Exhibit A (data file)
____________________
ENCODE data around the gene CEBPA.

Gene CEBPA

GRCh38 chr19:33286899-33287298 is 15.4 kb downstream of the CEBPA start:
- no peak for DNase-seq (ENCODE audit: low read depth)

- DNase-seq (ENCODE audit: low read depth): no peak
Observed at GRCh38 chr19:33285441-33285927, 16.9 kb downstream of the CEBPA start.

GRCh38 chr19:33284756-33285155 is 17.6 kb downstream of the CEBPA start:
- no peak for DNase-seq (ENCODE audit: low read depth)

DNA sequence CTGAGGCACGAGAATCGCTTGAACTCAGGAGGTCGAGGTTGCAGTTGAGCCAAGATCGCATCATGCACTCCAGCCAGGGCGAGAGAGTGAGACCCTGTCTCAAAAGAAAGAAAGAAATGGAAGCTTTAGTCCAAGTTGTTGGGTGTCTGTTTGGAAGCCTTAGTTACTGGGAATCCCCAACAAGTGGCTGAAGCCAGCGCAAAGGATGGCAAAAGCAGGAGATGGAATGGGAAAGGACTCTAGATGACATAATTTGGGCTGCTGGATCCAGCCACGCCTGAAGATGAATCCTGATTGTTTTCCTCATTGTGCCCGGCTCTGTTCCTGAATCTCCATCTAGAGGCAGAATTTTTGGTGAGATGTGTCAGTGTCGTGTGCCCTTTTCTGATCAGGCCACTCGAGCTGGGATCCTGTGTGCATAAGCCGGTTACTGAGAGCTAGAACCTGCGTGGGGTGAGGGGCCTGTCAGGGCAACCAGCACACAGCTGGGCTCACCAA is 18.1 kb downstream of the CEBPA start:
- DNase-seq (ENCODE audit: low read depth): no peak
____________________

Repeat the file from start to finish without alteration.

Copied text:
ENCODE data around the gene CEBPA.

Gene CEBPA

GRCh38 chr19:33286899-33287298 is 15.4 kb downstream of the CEBPA start:
- no peak for DNase-seq (ENCODE audit: low read depth)

- DNase-seq (ENCODE audit: low read depth): no peak
Observed at GRCh38 chr19:33285441-33285927, 16.9 kb downstream of the CEBPA start.

GRCh38 chr19:33284756-33285155 is 17.6 kb downstream of the CEBPA start:
- no peak for DNase-seq (ENCODE audit: low read depth)

DNA sequence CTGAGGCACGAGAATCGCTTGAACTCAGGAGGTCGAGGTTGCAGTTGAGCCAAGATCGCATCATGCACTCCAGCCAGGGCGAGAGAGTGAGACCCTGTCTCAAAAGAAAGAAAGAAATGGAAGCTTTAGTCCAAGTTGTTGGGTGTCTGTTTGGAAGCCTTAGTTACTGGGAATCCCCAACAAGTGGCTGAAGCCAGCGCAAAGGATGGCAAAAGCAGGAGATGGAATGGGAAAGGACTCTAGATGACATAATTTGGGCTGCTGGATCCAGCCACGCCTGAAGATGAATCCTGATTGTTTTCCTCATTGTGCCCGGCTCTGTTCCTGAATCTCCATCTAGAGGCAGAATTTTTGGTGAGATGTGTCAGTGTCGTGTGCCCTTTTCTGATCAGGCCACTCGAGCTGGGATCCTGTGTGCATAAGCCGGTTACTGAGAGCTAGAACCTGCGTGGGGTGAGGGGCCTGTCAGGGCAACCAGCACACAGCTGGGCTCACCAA is 18.1 kb downstream of the CEBPA start:
- DNase-seq (ENCODE audit: low read depth): no peak